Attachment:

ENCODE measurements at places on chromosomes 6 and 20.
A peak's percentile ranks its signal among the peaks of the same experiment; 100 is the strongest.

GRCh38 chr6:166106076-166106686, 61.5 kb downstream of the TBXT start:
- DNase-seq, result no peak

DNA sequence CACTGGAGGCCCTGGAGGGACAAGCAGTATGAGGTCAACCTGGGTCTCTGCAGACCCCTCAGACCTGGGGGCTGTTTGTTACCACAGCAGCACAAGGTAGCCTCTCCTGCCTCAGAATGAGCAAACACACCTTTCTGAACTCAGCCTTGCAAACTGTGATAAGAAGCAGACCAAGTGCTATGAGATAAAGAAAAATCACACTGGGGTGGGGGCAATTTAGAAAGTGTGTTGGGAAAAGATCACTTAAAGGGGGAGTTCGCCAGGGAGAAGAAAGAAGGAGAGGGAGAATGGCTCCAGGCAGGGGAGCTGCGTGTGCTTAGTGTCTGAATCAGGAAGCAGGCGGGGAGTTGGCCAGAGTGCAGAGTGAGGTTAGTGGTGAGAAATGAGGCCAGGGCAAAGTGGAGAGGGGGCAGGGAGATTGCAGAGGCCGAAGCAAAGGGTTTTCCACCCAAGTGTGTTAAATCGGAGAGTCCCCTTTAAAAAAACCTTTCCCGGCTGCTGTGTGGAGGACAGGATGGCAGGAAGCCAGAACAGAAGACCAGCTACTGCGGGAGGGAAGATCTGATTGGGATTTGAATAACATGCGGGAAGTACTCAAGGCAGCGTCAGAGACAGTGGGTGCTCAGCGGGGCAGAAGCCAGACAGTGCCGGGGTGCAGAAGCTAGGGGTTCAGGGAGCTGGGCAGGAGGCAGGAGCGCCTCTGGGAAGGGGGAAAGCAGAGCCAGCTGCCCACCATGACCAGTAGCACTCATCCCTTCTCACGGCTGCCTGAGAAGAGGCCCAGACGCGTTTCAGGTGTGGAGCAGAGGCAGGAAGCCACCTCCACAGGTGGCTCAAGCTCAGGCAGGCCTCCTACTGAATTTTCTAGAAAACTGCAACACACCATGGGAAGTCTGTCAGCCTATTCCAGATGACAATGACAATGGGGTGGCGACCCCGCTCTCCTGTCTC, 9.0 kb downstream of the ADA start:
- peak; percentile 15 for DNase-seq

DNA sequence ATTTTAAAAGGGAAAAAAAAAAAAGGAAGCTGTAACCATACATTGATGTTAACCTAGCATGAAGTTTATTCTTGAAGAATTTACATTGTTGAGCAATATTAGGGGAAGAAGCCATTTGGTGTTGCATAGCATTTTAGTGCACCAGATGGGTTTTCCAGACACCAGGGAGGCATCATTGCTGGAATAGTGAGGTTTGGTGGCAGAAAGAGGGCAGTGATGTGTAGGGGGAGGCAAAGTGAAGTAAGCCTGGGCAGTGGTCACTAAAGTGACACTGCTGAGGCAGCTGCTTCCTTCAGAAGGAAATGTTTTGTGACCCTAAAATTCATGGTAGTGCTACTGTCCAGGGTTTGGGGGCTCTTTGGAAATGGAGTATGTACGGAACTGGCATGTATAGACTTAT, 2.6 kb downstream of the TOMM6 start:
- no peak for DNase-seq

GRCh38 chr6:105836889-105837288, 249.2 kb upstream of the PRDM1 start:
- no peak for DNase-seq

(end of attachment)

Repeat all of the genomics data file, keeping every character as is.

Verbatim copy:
ENCODE measurements at places on chromosomes 6 and 20.
A peak's percentile ranks its signal among the peaks of the same experiment; 100 is the strongest.

GRCh38 chr6:166106076-166106686, 61.5 kb downstream of the TBXT start:
- DNase-seq, result no peak

DNA sequence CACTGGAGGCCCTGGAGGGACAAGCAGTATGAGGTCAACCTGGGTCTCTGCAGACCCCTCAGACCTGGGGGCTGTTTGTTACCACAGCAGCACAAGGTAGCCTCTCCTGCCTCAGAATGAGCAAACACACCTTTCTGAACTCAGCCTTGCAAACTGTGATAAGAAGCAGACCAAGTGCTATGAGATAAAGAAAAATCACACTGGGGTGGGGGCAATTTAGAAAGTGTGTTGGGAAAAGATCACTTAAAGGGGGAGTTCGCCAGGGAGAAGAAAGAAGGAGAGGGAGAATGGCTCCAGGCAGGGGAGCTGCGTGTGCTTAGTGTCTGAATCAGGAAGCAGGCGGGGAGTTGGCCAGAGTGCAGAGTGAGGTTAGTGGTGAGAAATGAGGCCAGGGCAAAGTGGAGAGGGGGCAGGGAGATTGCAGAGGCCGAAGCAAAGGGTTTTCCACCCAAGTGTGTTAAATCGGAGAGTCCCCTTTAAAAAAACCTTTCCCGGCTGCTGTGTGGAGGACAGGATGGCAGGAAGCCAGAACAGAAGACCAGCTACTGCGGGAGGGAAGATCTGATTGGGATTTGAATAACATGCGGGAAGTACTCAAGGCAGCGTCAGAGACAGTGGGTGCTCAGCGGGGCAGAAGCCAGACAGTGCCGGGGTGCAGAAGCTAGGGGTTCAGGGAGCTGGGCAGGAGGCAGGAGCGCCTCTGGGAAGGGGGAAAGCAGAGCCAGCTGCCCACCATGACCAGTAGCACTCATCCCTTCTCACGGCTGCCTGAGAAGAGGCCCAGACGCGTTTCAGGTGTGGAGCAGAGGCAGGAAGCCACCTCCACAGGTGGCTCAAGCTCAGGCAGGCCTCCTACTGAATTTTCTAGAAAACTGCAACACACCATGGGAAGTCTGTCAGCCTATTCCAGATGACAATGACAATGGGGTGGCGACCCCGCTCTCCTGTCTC, 9.0 kb downstream of the ADA start:
- peak; percentile 15 for DNase-seq

DNA sequence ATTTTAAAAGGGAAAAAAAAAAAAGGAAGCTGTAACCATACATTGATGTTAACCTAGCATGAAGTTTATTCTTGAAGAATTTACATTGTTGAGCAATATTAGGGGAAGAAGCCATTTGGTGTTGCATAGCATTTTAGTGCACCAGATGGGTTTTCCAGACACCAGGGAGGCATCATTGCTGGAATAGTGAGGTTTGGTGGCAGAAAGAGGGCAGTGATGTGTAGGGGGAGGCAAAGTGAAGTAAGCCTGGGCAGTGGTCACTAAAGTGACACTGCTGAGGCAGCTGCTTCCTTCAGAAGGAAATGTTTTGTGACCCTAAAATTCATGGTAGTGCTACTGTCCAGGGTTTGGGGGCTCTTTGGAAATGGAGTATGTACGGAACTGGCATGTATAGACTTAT, 2.6 kb downstream of the TOMM6 start:
- no peak for DNase-seq

GRCh38 chr6:105836889-105837288, 249.2 kb upstream of the PRDM1 start:
- no peak for DNase-seq